Named after the mathematician Bayes, whose work was then, further extended by the

famous mathematician Laplace. And Laplace raised a very interesting

question, what's the chance that the sun will rise tomorrow if you have observed

that it has been rising every morning in the past, say, 100 million days?

Now, you may think this is a funny question.

But, for now, ignore the fact that you know something about the underlying

physics of why the sun rises. Purely view this as a question that you

observe. Something has been coming up every morning

the last 100 million days, and then what's the chance you predict it will come up

again tomorrow? Can you say, well, can be exactly 100

percent mathematically? Again, we're not talking about underlying

physics. About this is such an overwhelming number.

So, what should it be? And this is an interesting thought

experiment that we can simplify little further to say, suppose I give you a

sequence of n experiment and I say, s out of n experiment, for s is smaller than n

I've served one. Okay?

And I ask you that question, what's the chance the next experiments also return

one? Now, without going through the foundation

of probability theory. Intuitively, the answer is just s over n.

That's in the past s out of n chances runs give us this result of one as, well, our

observation. So, call this question number one.

Suppose now, I switch to another question and say that, also run n experiments.

And the experiment is actually that there's a coin that's loaded, and I flip

it. If it's heads, then I return one.

If it's tail, then I return zero. And again, s out of the last n runs, I

observe one. I'll you ask the question, what's the

chance that next time you'll also see one? You may say, hold on, isn't this question

the same as the last question? Shouldn't the answer also be s over n?

Well, not according to the Bayesian view of probability.

The Bayesian view is a very powerful and for some time, a controversial view in

probability theory community. But, what it says is that, now that I've

given you some prior information that the experiment consists of flipping a loaded

coin, then you'll be able to make some model about that based on the observation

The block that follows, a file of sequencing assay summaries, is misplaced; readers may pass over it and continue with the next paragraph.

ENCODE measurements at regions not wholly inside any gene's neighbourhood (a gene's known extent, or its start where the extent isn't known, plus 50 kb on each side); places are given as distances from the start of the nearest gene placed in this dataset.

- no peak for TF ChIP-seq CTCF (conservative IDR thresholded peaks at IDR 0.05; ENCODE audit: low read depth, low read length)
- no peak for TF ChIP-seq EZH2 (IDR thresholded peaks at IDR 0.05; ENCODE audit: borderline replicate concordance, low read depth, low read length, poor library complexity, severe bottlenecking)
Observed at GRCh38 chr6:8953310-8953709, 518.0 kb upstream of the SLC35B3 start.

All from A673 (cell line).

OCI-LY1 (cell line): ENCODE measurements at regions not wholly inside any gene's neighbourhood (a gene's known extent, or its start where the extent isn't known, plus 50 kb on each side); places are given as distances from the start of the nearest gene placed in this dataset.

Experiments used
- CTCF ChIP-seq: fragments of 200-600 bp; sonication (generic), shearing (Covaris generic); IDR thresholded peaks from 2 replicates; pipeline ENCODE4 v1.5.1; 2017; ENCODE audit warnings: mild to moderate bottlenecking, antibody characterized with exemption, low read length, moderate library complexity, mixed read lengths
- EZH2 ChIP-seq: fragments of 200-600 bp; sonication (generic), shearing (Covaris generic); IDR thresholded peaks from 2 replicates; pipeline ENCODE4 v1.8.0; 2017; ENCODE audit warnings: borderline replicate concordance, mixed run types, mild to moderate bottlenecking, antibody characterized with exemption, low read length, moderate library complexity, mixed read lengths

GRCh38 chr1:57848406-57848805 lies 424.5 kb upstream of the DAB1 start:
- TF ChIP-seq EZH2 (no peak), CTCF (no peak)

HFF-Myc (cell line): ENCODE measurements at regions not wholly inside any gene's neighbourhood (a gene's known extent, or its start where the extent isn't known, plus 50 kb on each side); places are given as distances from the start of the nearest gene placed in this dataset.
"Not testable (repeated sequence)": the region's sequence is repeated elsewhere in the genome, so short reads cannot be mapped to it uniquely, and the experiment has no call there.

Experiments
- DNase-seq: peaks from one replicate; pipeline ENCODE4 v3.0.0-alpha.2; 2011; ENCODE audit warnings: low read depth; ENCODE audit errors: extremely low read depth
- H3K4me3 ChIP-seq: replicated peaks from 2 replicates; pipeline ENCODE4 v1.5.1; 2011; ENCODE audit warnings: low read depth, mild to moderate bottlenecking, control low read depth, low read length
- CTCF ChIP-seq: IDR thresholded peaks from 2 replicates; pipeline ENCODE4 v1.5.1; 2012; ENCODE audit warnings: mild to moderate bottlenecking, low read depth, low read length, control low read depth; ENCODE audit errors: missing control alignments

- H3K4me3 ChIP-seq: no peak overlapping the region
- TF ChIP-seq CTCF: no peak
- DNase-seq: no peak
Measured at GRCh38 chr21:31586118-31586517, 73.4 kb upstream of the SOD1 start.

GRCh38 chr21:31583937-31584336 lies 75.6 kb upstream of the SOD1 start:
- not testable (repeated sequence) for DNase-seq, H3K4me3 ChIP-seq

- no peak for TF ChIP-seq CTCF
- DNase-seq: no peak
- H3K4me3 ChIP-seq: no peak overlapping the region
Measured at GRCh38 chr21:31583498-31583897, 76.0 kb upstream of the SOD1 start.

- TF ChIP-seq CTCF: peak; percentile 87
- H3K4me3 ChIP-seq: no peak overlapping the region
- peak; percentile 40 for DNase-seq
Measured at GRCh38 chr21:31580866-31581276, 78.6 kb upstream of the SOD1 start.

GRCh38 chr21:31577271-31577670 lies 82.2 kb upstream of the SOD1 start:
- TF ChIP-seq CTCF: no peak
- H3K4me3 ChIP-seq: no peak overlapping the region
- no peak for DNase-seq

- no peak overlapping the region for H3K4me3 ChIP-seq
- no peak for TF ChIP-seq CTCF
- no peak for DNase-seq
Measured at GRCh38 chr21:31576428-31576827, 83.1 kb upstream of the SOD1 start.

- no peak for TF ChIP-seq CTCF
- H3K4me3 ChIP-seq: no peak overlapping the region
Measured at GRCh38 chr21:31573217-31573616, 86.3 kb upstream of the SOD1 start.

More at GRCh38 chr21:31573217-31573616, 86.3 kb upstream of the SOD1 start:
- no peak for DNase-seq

in the last n rounds. And therefore, your answer may be

different. What is that answer?

Let's derive that in the next five minutes and I will come back to answer this

question, why is it different from s over n again?

The essence of the Bayesian view, the philosophical underpinning is captured in

this picture. You got underlying model.

Later in the course, we'll also see different kind of latent factor model,

we'll see hidden model, we'll see reverse engineering of network topology, as well

as protocols. Philosophically, they follow a similar

spirit. In this simple question, the underline

model is just captured by a parameter p. And as the chance that a single coin flip

of this loaded coin will result in head, and therefore observation one.

Now, different piece will clearly lead to different observations.

That goes without saying, but Bayesian view also says different observations

telling me something about p. And, more observation I have, the better I

can build a model for p from which I can then do forward engineering to predict the

future outcome. You first reverse engineer the p before

you make prediction. So, in our case, we say that, if you know

the value of p, then we know that the chance of seeing s out of n flips heads is

simply a binomial distribution. It is p to the power s, cuz observed s

such cases. One minus p to the power n minus s, cuz we

observed n minus one of such cases, and there are edge whose asked possible

[unknown] arrangements of that sequence of s out of n being one.

So, this is just a binomial distribution, and we all know that for a fixed p.

What is now flipping our heads around and turning the table is that, since that's

the case, then the probability distribution of p, and let's call that f

of p, should be proportional to this observation frequency.

If we count the frequency in the observation of heads, then that will tell

us something about the underlying probability distribution of this value of

p. And let's just pause for one second

because it sounds intuitive, it's actually counter-intuitive for a site.

Cuz we're now saying that let's go ahead and predict, we're saying that let's build

a model of p and that model says that p's distribution should be proportional to our

observation. This proportionality principle is what

Laplace did to extend base understanding of the relationship between observation

and model. And I say it's proportional because the

self is not a, a distribution. We have to normalize it by integrating

overall the possible p's and the p there, a p can range from zero to one.

And now, this is indeed a probability distribution, okay?

And as a function of p, that's the probability distribution f of p.

So, all we need to do now is to evaluate this integral and then do the division

skipping those detailed steps, cuz that's not what we care about in this course.

We get the following answer. It's n plus one factorial over s factorial

n minus s factorial times p to the s, n minus one minus p to the n minus s.